San Sepolcro is the birthplace of the famous painter, Piero della Francesco (ca 1420-1492).  San Sepolcro's centro storico, like that of Città di Castello, is flat.  Other than the odd della Francesca in the local gallery, the town doesn't contain many big-name attractions.  Nevertheless, it's a very pleasant place in which to have a leisurely cappuccino or vin santo.  The Tourist Information centre is run by very friendly and helpful staff. If you're keen to bring large event-style posters, the Tourist Information centre is a great place to start.
Spello, Umbria: 45 minutes, 60 kms
Spello is a lovely town. Apart from being a place where you can buy exquisite ceramics and not-so-exquisite coglioni di nonno (coglioni is the Italian equivalent of the Spanish cojones, and nonno means grandad, do we make ourselves clear?) the walking through the town is very special, unless of course, you don't go for medieval and Roman-era architecture.
Trevi, Umbria: 57 minutes, 78 kms
Trevi is almost at the end of the line of our self-imposed 60-minutes' drive limit. It's on the A75, past Assisi and Spello. It's a very cute little town with limited public parking which is both a blessing and a curse. If you arrive reasonably early you can find a spot and enjoy exploring the village. As is the case with almost all Umbrian villages, the private architecture is always worth close inspection but in Trevi, the thing that I find an added attraction is the marvellous cobbled streets. There are a few good little cafes, always pleasant to visit after you been virtuous and given the village a satisfactory once-over.
 

Umbertide, Umbria: 10 minutes, 8 kms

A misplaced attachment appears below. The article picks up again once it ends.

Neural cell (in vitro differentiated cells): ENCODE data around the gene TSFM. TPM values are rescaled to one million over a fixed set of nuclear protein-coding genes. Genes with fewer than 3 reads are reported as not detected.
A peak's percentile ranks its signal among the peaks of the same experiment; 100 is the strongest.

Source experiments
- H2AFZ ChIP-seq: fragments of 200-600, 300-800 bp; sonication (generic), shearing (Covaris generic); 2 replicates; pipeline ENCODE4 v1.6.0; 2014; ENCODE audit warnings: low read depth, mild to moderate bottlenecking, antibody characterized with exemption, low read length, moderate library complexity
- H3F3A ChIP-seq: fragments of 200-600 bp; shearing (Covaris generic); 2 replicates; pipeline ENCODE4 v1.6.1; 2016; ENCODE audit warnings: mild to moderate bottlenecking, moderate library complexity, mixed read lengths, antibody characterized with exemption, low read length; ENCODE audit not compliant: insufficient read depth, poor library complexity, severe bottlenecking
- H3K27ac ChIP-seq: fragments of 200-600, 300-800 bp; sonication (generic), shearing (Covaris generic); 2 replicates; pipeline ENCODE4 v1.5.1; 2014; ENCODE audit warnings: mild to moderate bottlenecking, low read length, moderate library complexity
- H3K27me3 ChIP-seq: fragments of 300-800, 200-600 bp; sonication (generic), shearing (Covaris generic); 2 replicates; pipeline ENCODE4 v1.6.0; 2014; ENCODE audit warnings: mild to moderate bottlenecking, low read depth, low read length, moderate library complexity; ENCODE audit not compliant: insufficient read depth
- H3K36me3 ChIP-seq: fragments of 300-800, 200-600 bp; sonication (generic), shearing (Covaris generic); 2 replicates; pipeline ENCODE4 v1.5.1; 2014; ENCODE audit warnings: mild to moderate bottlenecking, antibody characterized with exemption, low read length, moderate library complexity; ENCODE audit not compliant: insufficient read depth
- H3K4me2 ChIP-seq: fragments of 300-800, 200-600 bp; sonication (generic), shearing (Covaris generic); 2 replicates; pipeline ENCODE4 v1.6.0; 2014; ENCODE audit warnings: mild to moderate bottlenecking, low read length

A regional town of about 15,000, Umbertide was bombed heavily and unnecessarily by the Americans and British on 25 April 1944, with great loss of life. (Plus ça change...)  Umbertide has every type of shopping, including a couple of very good supermarkets.  A street market operates in Piazza Matteotti and below the Rocca d'Umbertide every Wednesday from about 8.30 to lunch-time.  The market is worth a visit, especially if you need to purchase shoes, hardware, kitchen implements, low-tech farm equipment or live chickens with a not-so-rosy future.  Attractions are the centro storico with its confusing maze of streets; the rocca wherein Montone's own Braccio Fortebraccio is said to have been imprisoned; the Chiesa Collegiata and, for liberated men, the open-air urinal near the railway level-crossing.  A few kilometres out of town is the Badia di Monte Corona, a religious institution of several centuries' standing, with several interesting architectural and sepulchral features.  For the energetic there's a lovely 16-kilometre return walk from the Badia to the Eremo a few hundred metres above.

 

Stephen Jones, Belle Vacanze: (02) 6687 1211 or Click here to send us an email